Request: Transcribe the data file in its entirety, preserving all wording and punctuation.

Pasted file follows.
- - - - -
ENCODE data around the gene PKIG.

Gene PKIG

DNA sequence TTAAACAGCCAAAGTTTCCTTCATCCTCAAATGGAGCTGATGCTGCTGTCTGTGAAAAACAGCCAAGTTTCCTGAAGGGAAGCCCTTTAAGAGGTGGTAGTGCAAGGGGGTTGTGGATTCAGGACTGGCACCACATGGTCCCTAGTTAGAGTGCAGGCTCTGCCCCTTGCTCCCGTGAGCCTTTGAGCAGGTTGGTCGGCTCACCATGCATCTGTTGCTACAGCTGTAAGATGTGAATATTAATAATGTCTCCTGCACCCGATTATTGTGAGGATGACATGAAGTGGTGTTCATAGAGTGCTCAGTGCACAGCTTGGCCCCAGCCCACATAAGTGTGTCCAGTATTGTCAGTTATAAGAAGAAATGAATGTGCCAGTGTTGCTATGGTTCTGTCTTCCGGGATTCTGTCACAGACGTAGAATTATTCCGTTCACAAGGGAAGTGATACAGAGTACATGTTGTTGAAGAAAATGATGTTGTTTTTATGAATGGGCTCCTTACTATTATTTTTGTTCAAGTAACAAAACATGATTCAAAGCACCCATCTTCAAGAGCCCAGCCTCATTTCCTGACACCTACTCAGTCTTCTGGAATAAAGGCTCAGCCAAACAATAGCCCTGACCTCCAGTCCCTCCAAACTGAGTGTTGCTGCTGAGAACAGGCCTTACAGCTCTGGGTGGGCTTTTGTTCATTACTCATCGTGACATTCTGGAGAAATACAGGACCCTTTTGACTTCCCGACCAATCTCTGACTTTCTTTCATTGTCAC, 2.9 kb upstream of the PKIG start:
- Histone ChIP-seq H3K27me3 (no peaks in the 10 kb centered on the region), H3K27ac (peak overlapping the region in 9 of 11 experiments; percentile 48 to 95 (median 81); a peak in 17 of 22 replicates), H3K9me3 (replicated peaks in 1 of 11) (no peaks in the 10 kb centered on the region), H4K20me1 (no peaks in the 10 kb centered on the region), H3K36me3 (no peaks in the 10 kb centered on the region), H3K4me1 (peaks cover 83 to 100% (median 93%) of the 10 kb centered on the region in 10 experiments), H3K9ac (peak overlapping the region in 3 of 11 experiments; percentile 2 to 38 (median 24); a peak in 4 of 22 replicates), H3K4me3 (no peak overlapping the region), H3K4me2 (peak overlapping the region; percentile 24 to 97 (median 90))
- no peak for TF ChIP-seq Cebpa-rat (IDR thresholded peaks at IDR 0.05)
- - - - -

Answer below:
ENCODE data around the gene PKIG.

Gene PKIG

DNA sequence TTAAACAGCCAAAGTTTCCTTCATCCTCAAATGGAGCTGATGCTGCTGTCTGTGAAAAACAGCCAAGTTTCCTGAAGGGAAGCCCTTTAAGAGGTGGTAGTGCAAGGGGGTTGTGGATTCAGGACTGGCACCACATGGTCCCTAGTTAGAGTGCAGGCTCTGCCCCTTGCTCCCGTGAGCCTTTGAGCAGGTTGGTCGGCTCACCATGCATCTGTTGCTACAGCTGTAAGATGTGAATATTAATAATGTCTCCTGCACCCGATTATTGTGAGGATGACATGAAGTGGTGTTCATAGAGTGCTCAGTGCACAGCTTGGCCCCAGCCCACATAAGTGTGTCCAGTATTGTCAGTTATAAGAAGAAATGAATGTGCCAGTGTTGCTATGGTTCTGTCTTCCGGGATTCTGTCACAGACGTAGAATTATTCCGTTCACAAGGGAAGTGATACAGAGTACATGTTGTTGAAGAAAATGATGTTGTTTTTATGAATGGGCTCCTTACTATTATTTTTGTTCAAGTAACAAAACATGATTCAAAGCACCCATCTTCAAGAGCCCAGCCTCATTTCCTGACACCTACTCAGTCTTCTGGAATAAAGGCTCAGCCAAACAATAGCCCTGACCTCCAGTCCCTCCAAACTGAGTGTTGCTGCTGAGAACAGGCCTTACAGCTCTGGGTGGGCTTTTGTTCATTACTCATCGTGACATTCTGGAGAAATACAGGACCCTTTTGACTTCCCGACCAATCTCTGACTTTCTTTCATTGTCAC, 2.9 kb upstream of the PKIG start:
- Histone ChIP-seq H3K27me3 (no peaks in the 10 kb centered on the region), H3K27ac (peak overlapping the region in 9 of 11 experiments; percentile 48 to 95 (median 81); a peak in 17 of 22 replicates), H3K9me3 (replicated peaks in 1 of 11) (no peaks in the 10 kb centered on the region), H4K20me1 (no peaks in the 10 kb centered on the region), H3K36me3 (no peaks in the 10 kb centered on the region), H3K4me1 (peaks cover 83 to 100% (median 93%) of the 10 kb centered on the region in 10 experiments), H3K9ac (peak overlapping the region in 3 of 11 experiments; percentile 2 to 38 (median 24); a peak in 4 of 22 replicates), H3K4me3 (no peak overlapping the region), H3K4me2 (peak overlapping the region; percentile 24 to 97 (median 90))
- no peak for TF ChIP-seq Cebpa-rat (IDR thresholded peaks at IDR 0.05)